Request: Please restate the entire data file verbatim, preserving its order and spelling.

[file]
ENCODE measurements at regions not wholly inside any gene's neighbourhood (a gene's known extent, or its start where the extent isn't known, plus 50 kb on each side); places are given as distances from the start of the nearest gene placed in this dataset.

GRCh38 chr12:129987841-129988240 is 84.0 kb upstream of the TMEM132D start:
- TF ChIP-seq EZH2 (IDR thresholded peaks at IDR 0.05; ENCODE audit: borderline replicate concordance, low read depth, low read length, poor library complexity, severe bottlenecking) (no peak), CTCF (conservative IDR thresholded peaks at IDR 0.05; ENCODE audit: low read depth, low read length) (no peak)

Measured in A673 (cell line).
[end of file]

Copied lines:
ENCODE measurements at regions not wholly inside any gene's neighbourhood (a gene's known extent, or its start where the extent isn't known, plus 50 kb on each side); places are given as distances from the start of the nearest gene placed in this dataset.

GRCh38 chr12:129987841-129988240 is 84.0 kb upstream of the TMEM132D start:
- TF ChIP-seq EZH2 (IDR thresholded peaks at IDR 0.05; ENCODE audit: borderline replicate concordance, low read depth, low read length, poor library complexity, severe bottlenecking) (no peak), CTCF (conservative IDR thresholded peaks at IDR 0.05; ENCODE audit: low read depth, low read length) (no peak)

Measured in A673 (cell line).